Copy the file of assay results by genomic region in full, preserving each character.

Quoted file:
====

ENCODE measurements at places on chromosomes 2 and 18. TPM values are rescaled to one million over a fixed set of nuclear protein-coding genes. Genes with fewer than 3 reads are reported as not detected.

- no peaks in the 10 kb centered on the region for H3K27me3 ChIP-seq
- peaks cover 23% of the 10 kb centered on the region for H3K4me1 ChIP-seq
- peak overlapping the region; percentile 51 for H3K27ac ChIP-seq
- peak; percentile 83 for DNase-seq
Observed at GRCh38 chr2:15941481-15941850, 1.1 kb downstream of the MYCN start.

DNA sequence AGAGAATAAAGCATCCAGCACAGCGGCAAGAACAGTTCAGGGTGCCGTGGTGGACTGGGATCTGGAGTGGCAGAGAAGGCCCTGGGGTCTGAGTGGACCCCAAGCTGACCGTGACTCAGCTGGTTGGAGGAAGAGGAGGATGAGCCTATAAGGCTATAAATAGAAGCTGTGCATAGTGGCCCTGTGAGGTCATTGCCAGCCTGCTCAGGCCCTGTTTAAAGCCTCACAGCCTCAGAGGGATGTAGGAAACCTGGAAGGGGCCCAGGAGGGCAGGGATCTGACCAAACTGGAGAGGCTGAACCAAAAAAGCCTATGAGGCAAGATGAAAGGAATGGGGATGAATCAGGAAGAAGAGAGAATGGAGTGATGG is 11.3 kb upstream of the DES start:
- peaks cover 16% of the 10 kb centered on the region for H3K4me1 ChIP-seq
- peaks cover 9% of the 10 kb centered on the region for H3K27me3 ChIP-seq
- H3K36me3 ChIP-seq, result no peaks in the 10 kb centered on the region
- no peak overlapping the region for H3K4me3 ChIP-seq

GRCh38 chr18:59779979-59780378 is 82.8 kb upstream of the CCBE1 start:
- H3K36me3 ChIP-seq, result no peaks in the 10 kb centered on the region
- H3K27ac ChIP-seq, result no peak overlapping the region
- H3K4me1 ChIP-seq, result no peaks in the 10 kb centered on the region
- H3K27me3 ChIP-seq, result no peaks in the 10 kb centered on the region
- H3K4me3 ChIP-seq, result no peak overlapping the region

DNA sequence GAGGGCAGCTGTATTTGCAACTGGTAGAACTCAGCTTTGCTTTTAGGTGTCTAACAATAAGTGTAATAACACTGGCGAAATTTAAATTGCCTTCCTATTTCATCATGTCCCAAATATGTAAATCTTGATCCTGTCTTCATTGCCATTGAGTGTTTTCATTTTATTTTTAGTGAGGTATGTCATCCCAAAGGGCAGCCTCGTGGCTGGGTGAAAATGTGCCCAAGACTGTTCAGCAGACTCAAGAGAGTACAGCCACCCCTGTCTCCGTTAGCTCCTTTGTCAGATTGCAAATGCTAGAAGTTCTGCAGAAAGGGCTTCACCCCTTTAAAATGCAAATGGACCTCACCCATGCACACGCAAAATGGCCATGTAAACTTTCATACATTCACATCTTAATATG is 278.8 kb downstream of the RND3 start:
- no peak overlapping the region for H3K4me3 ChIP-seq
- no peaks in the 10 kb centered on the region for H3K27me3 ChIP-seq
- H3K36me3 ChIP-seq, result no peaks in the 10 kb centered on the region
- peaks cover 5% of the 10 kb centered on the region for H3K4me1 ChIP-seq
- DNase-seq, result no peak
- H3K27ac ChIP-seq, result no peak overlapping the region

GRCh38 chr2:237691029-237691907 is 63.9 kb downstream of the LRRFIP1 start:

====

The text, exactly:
ENCODE measurements at places on chromosomes 2 and 18. TPM values are rescaled to one million over a fixed set of nuclear protein-coding genes. Genes with fewer than 3 reads are reported as not detected.

- no peaks in the 10 kb centered on the region for H3K27me3 ChIP-seq
- peaks cover 23% of the 10 kb centered on the region for H3K4me1 ChIP-seq
- peak overlapping the region; percentile 51 for H3K27ac ChIP-seq
- peak; percentile 83 for DNase-seq
Observed at GRCh38 chr2:15941481-15941850, 1.1 kb downstream of the MYCN start.

DNA sequence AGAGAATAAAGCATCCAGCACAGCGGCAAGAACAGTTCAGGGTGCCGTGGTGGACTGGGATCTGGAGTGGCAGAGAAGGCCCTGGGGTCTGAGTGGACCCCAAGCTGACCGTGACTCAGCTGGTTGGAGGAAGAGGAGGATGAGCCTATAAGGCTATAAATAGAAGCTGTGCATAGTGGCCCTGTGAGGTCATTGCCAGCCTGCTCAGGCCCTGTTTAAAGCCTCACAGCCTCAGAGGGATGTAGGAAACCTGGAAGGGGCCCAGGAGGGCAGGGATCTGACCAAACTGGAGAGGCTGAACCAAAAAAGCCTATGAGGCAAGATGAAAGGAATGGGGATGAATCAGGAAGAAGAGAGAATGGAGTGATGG is 11.3 kb upstream of the DES start:
- peaks cover 16% of the 10 kb centered on the region for H3K4me1 ChIP-seq
- peaks cover 9% of the 10 kb centered on the region for H3K27me3 ChIP-seq
- H3K36me3 ChIP-seq, result no peaks in the 10 kb centered on the region
- no peak overlapping the region for H3K4me3 ChIP-seq

GRCh38 chr18:59779979-59780378 is 82.8 kb upstream of the CCBE1 start:
- H3K36me3 ChIP-seq, result no peaks in the 10 kb centered on the region
- H3K27ac ChIP-seq, result no peak overlapping the region
- H3K4me1 ChIP-seq, result no peaks in the 10 kb centered on the region
- H3K27me3 ChIP-seq, result no peaks in the 10 kb centered on the region
- H3K4me3 ChIP-seq, result no peak overlapping the region

DNA sequence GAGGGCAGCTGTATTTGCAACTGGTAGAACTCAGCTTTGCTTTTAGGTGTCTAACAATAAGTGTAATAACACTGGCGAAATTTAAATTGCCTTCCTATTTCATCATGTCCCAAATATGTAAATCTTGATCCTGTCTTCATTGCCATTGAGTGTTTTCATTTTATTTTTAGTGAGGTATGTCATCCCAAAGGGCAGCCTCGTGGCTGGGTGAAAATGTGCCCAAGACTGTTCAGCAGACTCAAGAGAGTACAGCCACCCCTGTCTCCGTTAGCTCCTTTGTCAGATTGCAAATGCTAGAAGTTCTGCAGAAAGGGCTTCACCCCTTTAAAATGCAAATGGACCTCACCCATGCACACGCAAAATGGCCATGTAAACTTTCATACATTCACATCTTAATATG is 278.8 kb downstream of the RND3 start:
- no peak overlapping the region for H3K4me3 ChIP-seq
- no peaks in the 10 kb centered on the region for H3K27me3 ChIP-seq
- H3K36me3 ChIP-seq, result no peaks in the 10 kb centered on the region
- peaks cover 5% of the 10 kb centered on the region for H3K4me1 ChIP-seq
- DNase-seq, result no peak
- H3K27ac ChIP-seq, result no peak overlapping the region

GRCh38 chr2:237691029-237691907 is 63.9 kb downstream of the LRRFIP1 start: